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Shaping the Wales Marine Plan

December 10, 2018

 

 

As independent chair of the Wales Marine Action and Advisory Group for the last 5 yeas I have had a perspective on the development of the Wales Marine Plan.  It has been a long time in the making with its origins in the 2009 Marine and Coastal Access  The plan aims to set out a framework for the sustainable development of our marine environment, enabling better management of the increasing demands of our seas, providing direction on what we want to achieve for our marine area.

 

 The long process of development means that much of the work pre dates our new legislative framework but the publication of the plan in its final form in the summer of 2019 should fully reflect the requirements of our Well Being of Future Generations and Environment Acts. This publication will represent both the first step in a long term process of marine development, but also the culmination of an extensive period of stakeholder engagement in plan design.

 

It has required a shift in thinking from mindsets that are based around land use planning where the landscapes are visible and evidence base stronger. It requires us to turn to face our seas, when the vast majority of policy focus looks inward to our land mass, to recognise that  our marine environment will have a key role in shaping our future as a nation.

 

From the outset it has been recognised that for the plan to work for all uses of the sea but must be developed by those users. From my perspective I would want to recognise the commitment of a Welsh Government marine team to the principles of involvement and public participation throughout this process. This is not to say it has been a perfect process, but it has been open, transparent and responsive to stakeholders. There are lessons for Welsh Government in appropriate resourcing, integrated working across departments and building policy from the bottom up. Equally  for stakeholders in  engaging with the process, when perhaps the default is to focus on public positions more than constructive coproduction.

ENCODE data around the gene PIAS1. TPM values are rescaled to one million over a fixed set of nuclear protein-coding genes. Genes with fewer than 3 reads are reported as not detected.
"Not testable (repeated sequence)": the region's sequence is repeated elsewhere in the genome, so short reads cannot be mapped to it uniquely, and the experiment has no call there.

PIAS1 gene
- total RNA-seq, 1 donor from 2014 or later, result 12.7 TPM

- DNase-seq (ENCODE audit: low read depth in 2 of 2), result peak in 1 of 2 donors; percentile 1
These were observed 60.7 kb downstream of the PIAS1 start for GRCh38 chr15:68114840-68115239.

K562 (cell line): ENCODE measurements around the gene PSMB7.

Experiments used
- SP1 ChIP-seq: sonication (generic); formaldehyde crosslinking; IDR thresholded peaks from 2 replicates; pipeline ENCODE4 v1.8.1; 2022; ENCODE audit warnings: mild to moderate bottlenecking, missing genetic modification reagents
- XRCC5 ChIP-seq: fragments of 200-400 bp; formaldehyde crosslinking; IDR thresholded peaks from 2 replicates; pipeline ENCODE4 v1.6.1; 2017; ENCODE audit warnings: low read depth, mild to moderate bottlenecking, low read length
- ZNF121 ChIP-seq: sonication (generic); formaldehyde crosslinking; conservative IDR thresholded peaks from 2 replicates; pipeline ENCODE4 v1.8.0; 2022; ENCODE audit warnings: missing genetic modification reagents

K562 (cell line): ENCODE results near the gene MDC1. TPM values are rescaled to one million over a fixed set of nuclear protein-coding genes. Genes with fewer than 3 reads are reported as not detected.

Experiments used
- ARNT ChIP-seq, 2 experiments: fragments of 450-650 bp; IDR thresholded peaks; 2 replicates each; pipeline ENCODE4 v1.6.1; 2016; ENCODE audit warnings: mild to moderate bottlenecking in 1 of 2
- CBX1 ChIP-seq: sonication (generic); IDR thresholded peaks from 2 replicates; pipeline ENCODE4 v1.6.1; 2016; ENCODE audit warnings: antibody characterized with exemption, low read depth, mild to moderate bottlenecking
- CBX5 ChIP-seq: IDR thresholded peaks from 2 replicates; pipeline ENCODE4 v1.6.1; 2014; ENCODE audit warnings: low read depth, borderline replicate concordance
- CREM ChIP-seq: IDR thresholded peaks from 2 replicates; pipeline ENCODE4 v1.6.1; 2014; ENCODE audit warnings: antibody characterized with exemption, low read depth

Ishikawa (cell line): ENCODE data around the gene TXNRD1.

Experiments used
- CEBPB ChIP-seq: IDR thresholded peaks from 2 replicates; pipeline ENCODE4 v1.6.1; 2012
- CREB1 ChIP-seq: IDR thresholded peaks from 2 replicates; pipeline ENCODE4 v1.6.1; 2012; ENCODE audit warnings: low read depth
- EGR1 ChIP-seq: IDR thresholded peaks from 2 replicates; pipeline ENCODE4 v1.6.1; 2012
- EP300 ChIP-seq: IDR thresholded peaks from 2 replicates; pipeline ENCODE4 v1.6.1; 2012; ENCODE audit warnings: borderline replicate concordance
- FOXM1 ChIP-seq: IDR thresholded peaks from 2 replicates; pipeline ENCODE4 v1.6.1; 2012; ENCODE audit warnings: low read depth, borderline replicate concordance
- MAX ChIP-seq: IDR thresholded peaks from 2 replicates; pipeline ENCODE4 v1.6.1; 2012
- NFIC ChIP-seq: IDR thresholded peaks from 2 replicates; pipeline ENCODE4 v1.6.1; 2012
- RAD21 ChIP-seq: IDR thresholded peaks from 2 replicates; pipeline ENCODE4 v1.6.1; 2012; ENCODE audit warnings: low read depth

Of course there have been and remain areas of debate. There were major concerns over the inclusion of Strategic Resource Areas in the plan, which gave the impression that certain types of development would be favoured in specific areas at the cost of other factors or users. Although this was not the intent of the draft plan, the strength of view that this would be a perception that could lead to it being applied in practice has led to the concept being taken out of the plan to give confidence that specific developments would not receive special treatment.

 

Critically the marine plan will ensure that we move beyond the traditional approach of managing the needs of each user of the marine environment separately. It will require us to continue to build on the efforts of the Wales Marine Action and Advisory Group to bring users together to shape the future of our marine environment, but also to ensure as a coastal country we all turn to face our seas to provide for the wellbeing of future generations

 


For further information on the Marine plan.

 

 

 

 

 

 

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